What damage does diabetes do to your body?

Over time, high blood glucose levels can damage the body's organs. Possible long-term effects include damage to large (macrovascular) and small (microvascular) blood vessels, which can lead to a heart attack, stroke, and kidney, eye, gum, foot and nerve problems. As with the heart, complications here are caused by damaged blood vessels in the kidneys. Over time, high blood sugar levels damage blood vessels, walls, and kidney cells, making them thicker and unable to filter blood.



is a serious illness that can affect the eyes, heart, nerves, feet and kidneys. It's important to understand how diabetes affects the body. Controlling blood sugar is the best way to protect your eyes, heart, nerves, feet and kidneys.

It reduces the risk of all health problems caused by diabetes. This applies to all people with diabetes, with or without kidney damage. Ask your healthcare provider what you should do to control your blood sugar. What else can I do to protect my eyes, heart, nerves, feet and kidneys from diabetes? Type 2 diabetes affects many major organs, including the heart, blood vessels, nerves, eyes, and kidneys.

In addition, factors that increase the risk of diabetes are risk factors for other serious chronic diseases. Controlling diabetes and controlling blood sugar can reduce the risk of these complications or co-existing conditions (comorbidities). Diabetes causes blood sugar levels to be higher than normal. After many years, too much sugar in the blood can cause problems in the body.

It can damage the eyes, kidneys, nerves, skin, heart, and blood vessels. Having diabetes increases your chances of having serious complications from the flu that could lead you to the hospital. Dra. Lisa Chow, associate professor of medicine in the division of diabetes, endocrinology and metabolism at the University of Minnesota.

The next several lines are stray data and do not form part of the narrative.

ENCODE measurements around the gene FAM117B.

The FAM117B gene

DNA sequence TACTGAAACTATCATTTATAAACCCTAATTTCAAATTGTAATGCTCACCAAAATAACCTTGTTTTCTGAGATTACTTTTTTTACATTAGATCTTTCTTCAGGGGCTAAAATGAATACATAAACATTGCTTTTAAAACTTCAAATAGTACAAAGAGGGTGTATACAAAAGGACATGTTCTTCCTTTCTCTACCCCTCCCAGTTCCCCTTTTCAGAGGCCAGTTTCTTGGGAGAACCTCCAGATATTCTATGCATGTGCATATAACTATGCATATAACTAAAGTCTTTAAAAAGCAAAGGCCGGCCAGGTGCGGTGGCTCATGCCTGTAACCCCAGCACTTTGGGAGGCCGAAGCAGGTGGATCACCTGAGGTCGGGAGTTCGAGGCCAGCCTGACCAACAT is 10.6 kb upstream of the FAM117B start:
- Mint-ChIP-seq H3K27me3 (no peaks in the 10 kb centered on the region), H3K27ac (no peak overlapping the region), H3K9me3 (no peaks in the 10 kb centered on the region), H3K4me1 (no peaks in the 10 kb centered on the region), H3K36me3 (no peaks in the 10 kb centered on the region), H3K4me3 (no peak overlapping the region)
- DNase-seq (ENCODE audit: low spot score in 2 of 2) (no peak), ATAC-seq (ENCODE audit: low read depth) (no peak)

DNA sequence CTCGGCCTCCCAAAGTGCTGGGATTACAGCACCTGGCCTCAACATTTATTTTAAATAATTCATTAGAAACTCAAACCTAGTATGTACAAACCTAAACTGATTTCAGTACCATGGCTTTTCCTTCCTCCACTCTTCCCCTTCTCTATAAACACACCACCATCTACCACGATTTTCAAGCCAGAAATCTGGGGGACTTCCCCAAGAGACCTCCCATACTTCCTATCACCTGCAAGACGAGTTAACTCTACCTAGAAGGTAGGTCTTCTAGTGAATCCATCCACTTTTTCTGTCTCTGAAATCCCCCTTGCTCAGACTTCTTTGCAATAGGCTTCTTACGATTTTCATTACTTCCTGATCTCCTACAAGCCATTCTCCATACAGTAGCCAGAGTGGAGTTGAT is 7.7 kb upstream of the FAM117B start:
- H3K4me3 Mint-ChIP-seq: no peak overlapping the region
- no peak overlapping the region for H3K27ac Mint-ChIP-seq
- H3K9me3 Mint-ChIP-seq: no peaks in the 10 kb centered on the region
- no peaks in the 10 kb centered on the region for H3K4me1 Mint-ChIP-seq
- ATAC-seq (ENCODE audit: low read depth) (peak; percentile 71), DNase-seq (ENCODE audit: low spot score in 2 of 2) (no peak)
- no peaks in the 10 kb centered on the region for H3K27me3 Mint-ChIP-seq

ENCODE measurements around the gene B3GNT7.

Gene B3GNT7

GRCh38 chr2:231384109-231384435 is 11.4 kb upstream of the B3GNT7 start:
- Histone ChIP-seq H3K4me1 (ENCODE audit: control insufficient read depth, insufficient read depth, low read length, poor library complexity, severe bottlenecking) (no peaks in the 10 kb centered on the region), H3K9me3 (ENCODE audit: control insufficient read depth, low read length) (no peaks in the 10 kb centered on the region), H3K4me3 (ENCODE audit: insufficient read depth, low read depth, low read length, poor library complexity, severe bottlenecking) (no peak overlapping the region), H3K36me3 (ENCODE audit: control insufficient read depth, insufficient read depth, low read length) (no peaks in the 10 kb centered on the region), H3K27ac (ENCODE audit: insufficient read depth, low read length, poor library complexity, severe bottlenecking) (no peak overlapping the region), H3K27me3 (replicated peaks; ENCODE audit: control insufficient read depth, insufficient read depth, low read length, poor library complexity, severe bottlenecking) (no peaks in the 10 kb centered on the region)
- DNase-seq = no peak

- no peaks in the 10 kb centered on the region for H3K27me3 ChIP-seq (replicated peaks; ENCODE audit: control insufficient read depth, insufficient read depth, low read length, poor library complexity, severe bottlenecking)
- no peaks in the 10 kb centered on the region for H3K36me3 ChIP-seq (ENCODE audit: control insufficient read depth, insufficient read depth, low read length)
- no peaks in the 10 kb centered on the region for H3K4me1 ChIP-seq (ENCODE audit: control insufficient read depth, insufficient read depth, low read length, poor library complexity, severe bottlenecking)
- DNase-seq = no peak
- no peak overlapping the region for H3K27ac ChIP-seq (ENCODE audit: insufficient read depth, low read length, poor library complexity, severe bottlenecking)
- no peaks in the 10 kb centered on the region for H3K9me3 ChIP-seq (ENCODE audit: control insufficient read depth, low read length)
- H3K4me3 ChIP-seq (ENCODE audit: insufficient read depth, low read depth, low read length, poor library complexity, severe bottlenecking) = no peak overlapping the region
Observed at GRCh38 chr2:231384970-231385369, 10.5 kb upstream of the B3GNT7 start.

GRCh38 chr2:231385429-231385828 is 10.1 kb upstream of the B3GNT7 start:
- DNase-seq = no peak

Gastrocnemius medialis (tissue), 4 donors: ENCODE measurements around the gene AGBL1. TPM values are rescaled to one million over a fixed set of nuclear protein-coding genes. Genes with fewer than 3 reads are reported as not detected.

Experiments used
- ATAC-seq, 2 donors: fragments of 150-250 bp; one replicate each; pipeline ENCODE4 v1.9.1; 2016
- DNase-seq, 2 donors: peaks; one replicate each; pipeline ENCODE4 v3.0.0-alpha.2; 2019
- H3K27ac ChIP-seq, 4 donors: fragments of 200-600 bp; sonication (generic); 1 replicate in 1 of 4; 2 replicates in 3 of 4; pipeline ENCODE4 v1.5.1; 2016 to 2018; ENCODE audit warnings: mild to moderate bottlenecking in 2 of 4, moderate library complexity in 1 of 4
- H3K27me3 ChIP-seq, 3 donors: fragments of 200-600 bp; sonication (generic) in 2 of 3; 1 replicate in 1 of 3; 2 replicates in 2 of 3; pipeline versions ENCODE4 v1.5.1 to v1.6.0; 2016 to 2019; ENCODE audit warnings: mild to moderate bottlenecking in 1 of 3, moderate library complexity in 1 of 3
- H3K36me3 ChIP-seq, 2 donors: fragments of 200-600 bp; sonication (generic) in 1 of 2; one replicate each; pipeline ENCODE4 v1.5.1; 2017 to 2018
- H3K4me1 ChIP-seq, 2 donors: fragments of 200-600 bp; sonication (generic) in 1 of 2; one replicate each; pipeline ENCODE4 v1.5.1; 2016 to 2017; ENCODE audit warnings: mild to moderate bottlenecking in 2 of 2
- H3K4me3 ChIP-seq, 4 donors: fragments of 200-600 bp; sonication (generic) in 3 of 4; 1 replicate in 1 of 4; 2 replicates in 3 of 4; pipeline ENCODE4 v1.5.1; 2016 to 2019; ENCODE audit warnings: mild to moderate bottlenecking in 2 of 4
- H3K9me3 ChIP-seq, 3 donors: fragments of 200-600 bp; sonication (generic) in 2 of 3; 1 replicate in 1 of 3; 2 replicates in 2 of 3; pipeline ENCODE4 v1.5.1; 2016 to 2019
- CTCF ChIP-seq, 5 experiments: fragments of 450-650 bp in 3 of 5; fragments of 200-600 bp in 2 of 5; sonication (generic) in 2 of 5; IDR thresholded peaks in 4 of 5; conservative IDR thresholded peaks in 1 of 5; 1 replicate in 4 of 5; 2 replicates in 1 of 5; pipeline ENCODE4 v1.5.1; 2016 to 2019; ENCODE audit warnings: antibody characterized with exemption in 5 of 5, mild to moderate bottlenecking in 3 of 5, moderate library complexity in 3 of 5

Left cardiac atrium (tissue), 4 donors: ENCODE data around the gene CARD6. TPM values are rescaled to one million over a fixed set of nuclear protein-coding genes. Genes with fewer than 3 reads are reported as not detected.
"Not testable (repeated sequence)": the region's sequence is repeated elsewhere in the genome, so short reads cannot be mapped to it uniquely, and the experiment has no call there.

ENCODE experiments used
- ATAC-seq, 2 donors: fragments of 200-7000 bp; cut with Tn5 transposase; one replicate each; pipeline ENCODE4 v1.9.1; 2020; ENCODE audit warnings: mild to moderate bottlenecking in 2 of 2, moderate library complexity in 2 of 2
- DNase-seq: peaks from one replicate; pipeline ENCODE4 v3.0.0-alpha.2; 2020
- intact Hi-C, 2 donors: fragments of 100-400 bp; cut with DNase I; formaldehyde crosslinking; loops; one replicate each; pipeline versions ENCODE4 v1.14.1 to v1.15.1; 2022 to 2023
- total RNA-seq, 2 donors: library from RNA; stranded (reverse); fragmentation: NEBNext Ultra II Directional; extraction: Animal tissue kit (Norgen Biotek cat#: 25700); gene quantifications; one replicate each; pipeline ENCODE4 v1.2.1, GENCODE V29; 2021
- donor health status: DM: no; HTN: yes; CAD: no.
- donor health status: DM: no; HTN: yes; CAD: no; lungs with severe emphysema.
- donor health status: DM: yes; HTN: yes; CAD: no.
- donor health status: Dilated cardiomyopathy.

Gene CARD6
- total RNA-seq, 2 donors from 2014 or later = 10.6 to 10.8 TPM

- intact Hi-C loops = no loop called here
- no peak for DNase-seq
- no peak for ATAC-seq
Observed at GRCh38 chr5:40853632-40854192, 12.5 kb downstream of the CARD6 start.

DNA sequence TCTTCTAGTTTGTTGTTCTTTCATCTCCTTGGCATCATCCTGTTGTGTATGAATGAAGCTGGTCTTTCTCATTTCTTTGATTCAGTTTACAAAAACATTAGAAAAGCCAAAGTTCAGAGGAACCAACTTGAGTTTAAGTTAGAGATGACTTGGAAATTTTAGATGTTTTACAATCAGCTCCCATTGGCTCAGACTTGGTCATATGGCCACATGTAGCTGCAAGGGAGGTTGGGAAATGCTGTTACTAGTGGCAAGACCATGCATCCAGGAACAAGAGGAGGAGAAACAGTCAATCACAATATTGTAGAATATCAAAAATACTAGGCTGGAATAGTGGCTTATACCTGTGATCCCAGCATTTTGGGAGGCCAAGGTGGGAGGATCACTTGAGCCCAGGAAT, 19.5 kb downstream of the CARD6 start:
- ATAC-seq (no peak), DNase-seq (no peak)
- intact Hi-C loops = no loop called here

Type 2 is more common in older adults, but the increase in the number of obese children has led to more cases of type 2 diabetes in younger people. If you received a diagnosis of prediabetes, lifestyle changes may slow or stop the progression to diabetes. They may recommend adding an antidepressant and mental health counseling to your diabetes management plan. Gail Nunlee-Bland, chief of endocrinology; director of the Howard University Diabetes Treatment Center.

Long-term high blood sugar can damage the nerves in your stomach that tell you when it's time to pass what you've eaten to your intestines. Type 2 diabetes has no cure, but losing weight, eating well and exercising can help control the disease. Choosing a healthy lifestyle can help prevent type 2 diabetes, and that's true even if you have biological family members living with diabetes. Giulio Romeo, MD, Associate Program Director, Endocrinology Fellowship, 26% Diabetes Metabolism, BIDMC-Joslin Diabetes Center.

If diet and exercise aren't enough to control your blood sugar, you may also need diabetes medicines or insulin therapy. Keeping your blood sugar level as close to the target range as possible is the best way to help prevent or delay nerve damage.

The symptoms of

nerve damage usually occur slowly, so it's important to detect them early so you can take steps to prevent them from getting worse. On top of that, most people with diabetes also have too many triglycerides and LDL (“bad”) cholesterol and too little HDL (“good”) cholesterol.